Within the disability community, Singer is well-known for his argument that parents should have the right to kill a severely disabled child within the first month of birth. Though I am no Singer scholar(I've barely read anything of his) it seems that in terms of the issues he endorses, he applies a litmus test of suffering. If it is within our power, we should do all we can to end suffering. This applies to animals (Singer wrote a book called Animal Liberation in 1975), to people who face starvation and poverty, and to people with severe disabilities. In the case of people with severe disabilities, according to Singer, if there is no hope to reverse the disability, parents should have the option to kill the child.

A disability advocate stronger than myself could find scores of problems with this argument; I'll just identify two problems. First, a lot can change within the first month of birth. I know several people, both within the community of people of short stature and within the larger disability community, who were issued terminal diagnosis just after birth. Doctors told their parents, "Your son (or daughter) won't live more than a year (or two or ten)." These people went on to live long, productive lives. So, there is no way to project a diagnosis within the first month, or within the first year. Plus, all of us within the disability community, no matter what the disability, have the opportunity to live productive lives given the right supports and opportunities.

The fact that all people with disabilities have the chance to live productive lives leads into the second problem with Singer's argument. Singer argues that a child with, for example Down Syndrome, will never have the chance to develop into an accomplished athlete, or musician or economist. Because there is no chance to develop into an accomplished person, the lives of people with severe disabilities are less valuable. The problem here is that we have a person not familiar with the disability community projecting values onto the disability community. There are millions and millions of people with disabilities who are adults who, if given a chance, would not change one thing about their lives, including their disability. If there is no way to reverse a severe disability, that's okay. When it comes to quality of life, there is no way that a person without a disability, even a very smart person like Peter Singer who otherwise has some pretty good opinions, should pass judgement on disability.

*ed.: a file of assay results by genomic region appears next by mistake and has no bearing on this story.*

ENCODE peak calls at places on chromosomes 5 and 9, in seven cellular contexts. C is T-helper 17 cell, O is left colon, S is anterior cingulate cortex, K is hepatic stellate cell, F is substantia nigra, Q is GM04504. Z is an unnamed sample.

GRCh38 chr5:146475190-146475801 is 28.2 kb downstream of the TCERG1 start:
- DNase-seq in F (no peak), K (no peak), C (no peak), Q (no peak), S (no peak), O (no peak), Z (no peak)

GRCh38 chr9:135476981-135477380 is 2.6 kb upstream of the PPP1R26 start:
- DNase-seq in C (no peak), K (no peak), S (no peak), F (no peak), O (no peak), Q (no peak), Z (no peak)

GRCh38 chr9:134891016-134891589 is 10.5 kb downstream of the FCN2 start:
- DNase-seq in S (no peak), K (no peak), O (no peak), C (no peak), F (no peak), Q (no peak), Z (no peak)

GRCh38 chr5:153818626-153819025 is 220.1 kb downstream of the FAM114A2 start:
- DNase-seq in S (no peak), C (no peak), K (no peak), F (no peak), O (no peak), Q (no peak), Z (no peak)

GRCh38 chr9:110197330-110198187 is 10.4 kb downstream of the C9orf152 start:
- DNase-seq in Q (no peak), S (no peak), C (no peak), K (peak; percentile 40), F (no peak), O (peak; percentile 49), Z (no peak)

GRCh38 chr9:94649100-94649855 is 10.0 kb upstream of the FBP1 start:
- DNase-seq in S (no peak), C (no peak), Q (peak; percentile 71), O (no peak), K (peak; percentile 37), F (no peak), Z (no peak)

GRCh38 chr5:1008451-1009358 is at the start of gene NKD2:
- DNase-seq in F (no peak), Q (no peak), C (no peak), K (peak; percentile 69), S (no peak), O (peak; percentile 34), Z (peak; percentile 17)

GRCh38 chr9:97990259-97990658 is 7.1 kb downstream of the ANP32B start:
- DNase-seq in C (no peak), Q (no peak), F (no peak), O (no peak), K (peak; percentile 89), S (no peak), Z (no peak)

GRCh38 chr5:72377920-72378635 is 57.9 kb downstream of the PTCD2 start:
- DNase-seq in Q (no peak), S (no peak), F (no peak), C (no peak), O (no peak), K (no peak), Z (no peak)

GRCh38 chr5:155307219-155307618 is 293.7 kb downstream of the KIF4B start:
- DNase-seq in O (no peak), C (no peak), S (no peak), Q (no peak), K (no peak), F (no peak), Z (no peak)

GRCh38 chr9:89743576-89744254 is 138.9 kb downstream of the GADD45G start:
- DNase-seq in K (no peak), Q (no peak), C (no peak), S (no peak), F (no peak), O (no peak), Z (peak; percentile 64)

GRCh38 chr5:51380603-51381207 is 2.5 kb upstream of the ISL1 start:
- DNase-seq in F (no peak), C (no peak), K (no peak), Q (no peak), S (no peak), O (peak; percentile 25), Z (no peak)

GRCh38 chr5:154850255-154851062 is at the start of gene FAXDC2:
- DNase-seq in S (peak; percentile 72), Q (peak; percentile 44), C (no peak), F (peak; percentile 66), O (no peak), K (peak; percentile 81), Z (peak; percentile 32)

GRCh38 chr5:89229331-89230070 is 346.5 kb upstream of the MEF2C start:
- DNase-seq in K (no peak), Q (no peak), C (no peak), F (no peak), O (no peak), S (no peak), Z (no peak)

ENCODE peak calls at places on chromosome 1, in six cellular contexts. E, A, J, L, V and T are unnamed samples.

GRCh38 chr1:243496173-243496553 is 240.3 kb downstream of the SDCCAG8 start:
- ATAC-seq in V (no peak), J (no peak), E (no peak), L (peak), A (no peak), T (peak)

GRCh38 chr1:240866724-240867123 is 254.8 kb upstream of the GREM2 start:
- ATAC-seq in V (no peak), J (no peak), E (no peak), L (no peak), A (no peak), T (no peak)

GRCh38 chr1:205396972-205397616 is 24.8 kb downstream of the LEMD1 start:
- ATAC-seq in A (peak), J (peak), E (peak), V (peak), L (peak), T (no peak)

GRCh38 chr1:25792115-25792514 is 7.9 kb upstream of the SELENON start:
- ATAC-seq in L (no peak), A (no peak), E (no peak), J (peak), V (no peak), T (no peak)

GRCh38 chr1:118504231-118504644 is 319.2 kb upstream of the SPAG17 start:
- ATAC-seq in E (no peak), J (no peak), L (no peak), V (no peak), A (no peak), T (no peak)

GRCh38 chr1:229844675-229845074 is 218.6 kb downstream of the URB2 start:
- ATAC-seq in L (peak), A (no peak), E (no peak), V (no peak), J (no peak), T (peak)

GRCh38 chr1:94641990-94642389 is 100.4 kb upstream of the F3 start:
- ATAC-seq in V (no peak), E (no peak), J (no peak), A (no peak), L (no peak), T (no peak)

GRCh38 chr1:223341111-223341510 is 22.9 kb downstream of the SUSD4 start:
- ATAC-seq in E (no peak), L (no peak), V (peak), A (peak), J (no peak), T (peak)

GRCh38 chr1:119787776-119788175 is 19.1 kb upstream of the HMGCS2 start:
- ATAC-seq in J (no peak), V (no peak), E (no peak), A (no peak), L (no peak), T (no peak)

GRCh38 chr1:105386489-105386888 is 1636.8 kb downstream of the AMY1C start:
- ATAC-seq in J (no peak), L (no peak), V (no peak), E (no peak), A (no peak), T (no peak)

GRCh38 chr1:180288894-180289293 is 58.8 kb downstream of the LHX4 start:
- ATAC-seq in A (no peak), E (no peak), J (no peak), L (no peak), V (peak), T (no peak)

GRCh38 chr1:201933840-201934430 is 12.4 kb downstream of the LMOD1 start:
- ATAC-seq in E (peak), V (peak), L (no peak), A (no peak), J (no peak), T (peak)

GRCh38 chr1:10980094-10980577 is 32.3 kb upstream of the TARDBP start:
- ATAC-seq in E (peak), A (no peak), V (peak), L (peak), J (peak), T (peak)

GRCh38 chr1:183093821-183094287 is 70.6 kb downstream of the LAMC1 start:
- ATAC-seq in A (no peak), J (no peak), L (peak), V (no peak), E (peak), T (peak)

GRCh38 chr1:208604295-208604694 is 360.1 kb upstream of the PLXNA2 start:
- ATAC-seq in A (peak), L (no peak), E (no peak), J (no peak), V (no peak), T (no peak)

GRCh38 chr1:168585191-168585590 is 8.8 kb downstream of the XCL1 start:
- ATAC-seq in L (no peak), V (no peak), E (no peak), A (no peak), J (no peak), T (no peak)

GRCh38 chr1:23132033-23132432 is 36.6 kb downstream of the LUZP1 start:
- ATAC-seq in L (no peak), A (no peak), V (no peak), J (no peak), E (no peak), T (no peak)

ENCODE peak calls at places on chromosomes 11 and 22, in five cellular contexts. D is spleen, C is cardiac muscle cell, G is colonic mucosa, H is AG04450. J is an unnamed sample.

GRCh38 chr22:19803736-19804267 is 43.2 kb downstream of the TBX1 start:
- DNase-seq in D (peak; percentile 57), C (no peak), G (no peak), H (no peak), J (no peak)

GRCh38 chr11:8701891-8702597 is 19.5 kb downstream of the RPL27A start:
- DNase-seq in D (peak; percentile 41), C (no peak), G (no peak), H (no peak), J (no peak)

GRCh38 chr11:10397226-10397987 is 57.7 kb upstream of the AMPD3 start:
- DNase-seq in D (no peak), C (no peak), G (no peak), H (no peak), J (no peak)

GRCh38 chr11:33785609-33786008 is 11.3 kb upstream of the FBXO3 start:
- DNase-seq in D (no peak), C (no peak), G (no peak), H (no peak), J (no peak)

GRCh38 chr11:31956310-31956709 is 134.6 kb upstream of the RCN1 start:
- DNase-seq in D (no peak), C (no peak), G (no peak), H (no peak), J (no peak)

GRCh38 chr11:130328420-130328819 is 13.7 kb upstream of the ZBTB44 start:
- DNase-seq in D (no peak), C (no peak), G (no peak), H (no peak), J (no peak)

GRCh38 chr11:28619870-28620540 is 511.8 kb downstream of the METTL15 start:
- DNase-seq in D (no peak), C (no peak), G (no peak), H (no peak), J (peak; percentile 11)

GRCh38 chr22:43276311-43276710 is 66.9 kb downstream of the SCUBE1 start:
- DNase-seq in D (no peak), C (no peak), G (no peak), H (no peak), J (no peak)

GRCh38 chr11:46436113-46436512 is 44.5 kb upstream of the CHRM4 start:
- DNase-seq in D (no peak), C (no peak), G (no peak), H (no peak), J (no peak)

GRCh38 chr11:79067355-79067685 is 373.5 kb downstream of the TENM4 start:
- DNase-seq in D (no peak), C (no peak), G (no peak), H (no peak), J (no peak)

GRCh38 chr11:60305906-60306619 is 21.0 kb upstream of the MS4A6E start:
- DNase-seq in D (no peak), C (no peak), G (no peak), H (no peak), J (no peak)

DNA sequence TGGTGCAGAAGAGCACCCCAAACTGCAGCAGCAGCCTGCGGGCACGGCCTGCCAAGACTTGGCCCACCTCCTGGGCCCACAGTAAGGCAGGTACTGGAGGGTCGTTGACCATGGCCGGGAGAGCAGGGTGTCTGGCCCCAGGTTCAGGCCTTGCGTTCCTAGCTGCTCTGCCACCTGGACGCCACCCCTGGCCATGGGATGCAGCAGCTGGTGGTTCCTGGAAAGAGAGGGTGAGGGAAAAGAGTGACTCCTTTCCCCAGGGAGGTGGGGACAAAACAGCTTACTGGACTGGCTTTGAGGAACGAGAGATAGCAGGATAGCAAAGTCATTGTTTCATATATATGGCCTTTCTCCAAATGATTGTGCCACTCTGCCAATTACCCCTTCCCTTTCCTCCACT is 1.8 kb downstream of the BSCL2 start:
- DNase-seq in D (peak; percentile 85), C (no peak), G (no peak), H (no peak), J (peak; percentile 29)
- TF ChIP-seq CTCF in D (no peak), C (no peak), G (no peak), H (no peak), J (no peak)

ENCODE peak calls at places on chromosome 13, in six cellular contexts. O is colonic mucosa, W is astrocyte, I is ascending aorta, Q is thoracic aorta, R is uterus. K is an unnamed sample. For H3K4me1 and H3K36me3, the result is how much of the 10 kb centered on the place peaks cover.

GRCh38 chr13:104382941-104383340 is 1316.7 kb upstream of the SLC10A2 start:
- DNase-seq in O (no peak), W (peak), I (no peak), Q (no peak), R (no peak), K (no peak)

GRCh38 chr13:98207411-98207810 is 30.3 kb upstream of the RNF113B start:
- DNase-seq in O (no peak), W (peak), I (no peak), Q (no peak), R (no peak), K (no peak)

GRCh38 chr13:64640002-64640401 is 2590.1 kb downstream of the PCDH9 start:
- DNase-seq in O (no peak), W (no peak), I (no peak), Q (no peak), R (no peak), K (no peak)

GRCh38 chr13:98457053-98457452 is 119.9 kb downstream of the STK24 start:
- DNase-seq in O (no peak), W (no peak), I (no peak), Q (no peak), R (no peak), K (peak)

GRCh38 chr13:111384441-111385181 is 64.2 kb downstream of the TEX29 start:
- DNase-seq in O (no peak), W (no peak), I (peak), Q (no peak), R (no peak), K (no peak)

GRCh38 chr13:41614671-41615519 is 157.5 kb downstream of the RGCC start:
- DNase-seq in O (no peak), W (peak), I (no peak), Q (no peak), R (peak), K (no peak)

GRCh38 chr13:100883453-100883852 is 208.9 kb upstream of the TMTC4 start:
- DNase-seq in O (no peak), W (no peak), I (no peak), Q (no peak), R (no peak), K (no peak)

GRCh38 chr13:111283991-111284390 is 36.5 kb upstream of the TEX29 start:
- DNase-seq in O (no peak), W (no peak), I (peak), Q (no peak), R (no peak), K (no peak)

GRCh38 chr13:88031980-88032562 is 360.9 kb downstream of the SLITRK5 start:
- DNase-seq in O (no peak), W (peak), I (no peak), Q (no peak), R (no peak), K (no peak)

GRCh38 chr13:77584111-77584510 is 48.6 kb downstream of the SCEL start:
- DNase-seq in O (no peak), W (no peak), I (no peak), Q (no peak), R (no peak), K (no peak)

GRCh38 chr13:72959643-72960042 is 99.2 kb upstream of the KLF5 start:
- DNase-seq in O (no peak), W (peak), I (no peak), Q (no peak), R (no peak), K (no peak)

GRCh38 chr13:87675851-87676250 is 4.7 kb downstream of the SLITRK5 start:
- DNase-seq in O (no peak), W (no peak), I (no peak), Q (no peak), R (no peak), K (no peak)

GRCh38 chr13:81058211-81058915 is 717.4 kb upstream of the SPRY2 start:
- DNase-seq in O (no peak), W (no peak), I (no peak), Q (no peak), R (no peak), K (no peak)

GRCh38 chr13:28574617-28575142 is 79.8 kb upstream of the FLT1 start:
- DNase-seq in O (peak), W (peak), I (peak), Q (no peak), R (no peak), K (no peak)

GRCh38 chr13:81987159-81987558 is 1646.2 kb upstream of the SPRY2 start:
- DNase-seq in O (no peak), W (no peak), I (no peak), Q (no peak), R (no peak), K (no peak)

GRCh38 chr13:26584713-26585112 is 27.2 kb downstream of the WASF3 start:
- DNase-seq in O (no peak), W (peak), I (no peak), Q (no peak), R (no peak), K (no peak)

So, on March 9, five disability activists traveled down to the University of Chicago campus. Positioning ourselves to meet the audience as it arrived, three at the west entrance of the International House, and two at the east entrance, passed out fliers with information about Singer's view on disability infanticide.

Who knows who read the fliers, and what difference we made, but if someone reconsidered their views, or asked a question about Singer they otherwise may not have, that's a success. Perhaps that thought alone is cliche. But when genetic clinics with the technology to screen embryos refuse to implant an embryo that carries the gene for dwarfism, and when couples terminate pregnancies after learning their fetus carries dwarfism, every step we take to question and broaden our views on inclusion, tolerance and acceptance, the better.

For more about Singer and his new book, click here

For more about disability response to Singer, here is an article from the New York Times Magazine, chronicling a meeting and debate between Singer and disability activist Harriet McBryde Johnson.